The modern division of American politics

Ryan Caldwell '21, Photographer

In today’s day and age, there is a lot of division in our country. Election day has brought businesses to board up in preparation for riots, and many people are unhappy with the way our government is being run. With all of this going on, the one thing that I take away from the election is the lack of compromise in our country’s politics.

In George Washington’s farewell address, he warned Americans against a two-party system. He didn’t say our Democratic and Republican system is bad, but he knew the division it would create. Now more than ever Democrats and Republicans are butting heads. Whether it’s the presidential election, the swearing in of new Supreme Court justice Amy Coney Barrett, or the questioning of voter fraud via mail in ballots, there has been a lot of disagreement. I think a lot of this has to do with the involvement of the older community in politics. Whether you admit it or not, the issues facing our nation are new ideas introduced by the younger generation, Black Lives Matter M, climate change, marijuana legality, etc. The interests of younger political movements don’t strike the same cord with older, more experienced people involved in politics nationwide. This leads to disagreement and division that we see today.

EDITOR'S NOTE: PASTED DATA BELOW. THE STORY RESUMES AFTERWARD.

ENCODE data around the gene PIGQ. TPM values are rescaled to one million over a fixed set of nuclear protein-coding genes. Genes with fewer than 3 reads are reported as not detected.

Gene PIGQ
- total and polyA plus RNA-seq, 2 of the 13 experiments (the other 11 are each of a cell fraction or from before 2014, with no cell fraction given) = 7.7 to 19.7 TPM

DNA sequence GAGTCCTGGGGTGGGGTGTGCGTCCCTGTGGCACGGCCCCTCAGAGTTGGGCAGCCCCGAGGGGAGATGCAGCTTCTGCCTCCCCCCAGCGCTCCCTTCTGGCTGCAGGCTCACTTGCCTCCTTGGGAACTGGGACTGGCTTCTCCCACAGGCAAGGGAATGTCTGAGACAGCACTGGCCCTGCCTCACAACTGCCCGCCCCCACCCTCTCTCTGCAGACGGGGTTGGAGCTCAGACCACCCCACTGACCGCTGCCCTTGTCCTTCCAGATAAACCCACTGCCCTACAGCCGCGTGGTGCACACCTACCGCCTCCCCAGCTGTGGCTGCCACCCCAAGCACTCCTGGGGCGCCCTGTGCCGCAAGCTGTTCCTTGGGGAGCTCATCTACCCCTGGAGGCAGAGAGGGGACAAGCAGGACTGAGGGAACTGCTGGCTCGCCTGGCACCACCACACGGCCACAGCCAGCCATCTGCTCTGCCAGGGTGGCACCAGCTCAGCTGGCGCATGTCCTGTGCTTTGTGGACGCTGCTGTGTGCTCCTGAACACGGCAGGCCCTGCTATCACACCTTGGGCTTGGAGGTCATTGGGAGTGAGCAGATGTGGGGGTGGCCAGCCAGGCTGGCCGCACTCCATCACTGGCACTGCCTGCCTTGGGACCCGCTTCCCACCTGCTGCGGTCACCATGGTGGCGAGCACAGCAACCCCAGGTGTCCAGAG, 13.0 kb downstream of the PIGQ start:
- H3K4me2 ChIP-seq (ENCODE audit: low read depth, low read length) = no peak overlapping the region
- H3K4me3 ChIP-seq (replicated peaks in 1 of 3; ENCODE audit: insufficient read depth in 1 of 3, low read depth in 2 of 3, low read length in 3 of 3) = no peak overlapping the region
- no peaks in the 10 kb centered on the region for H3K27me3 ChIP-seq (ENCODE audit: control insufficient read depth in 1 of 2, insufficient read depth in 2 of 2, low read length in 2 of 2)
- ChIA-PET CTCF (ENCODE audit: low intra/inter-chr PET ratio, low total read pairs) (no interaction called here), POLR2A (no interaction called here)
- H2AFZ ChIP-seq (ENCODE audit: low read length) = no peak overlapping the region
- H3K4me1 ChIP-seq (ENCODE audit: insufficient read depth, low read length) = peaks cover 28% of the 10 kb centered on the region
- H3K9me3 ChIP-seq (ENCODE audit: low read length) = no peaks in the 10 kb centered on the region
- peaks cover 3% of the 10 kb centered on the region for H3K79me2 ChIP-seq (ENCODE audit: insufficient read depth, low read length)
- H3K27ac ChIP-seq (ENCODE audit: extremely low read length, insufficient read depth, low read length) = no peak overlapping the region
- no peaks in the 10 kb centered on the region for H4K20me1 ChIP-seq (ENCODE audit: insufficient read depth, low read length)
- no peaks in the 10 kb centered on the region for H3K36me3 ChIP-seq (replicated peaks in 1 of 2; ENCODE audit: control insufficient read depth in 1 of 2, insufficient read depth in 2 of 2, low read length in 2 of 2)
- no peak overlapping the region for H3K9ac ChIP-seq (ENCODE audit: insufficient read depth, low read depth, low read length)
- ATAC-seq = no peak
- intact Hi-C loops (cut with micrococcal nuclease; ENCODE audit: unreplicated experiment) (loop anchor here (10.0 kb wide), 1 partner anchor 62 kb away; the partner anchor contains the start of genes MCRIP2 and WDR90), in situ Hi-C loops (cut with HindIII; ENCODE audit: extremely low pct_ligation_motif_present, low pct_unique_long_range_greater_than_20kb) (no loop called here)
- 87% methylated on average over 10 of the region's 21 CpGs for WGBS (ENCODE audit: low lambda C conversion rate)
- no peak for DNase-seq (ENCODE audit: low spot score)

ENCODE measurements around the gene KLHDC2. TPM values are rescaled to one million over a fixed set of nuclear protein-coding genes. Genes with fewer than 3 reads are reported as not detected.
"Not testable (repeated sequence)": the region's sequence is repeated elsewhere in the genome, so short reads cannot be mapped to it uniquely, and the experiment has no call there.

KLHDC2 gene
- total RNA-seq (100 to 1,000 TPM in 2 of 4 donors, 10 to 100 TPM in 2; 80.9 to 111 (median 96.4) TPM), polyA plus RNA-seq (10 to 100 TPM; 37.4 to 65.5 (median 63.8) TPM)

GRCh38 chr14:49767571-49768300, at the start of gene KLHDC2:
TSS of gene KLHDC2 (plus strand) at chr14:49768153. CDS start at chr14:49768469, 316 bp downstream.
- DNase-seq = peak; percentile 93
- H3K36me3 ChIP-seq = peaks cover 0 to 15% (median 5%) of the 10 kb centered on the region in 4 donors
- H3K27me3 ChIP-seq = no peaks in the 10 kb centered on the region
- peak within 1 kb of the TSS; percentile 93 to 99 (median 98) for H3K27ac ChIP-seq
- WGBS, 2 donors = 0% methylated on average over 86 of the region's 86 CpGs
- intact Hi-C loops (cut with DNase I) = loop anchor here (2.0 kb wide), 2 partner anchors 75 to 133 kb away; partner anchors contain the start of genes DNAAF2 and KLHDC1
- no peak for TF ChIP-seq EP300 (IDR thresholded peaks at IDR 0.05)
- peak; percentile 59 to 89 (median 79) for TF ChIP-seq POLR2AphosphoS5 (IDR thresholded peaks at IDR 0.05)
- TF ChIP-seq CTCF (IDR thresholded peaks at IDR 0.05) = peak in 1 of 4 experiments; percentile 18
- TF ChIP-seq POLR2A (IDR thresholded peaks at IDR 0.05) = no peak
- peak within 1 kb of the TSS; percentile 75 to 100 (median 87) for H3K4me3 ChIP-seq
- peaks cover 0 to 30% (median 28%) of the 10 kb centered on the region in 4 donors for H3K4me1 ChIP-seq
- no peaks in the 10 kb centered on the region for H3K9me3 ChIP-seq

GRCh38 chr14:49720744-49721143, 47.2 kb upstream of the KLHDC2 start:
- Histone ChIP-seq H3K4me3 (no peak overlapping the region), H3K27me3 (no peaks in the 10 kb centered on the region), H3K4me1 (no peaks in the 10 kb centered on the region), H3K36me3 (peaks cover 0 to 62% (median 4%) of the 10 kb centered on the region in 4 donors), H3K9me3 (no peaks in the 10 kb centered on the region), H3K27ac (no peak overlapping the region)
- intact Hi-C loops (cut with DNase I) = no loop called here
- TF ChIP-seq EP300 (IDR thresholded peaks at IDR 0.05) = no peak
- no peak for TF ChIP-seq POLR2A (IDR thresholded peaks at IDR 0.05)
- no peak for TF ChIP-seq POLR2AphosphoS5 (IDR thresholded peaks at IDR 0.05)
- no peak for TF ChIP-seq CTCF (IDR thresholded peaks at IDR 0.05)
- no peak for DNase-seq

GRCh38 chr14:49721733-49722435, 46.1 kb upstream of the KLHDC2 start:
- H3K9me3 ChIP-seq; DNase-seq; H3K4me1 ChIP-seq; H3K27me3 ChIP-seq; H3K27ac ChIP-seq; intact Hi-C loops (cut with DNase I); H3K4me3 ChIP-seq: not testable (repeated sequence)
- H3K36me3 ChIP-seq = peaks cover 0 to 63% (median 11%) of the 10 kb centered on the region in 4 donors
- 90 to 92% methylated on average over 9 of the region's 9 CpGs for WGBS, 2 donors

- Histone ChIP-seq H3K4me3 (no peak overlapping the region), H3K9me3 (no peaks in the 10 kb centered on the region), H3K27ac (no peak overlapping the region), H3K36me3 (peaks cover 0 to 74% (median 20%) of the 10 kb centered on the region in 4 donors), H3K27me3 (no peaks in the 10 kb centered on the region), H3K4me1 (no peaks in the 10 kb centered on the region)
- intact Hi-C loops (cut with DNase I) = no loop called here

Another factor that leads to separation among the two parties is the demographics of voters. We see that big cities are dominated by the Democrats while rural areas heavily are populated by Republicans. Geography drastically changes who votes for who, and this generally creates confusion among these voters. The differences in the environment surrounding one’s life blurs their political understanding of another persons’ situation. For example, a conservative farmer could have trouble understanding a working class BLM supporter living in a tight apartment complex in New York City. The farmer has his own bubble of life that is affected by politics, as does the working class citizen in NYC, but they are affected differently because of where they live.

If we all can put aside our differences and begin to try to understand other people’s situations that prompt political opinions, our country will do a total 180, and hopefully come together to have a functional, compromised upon government.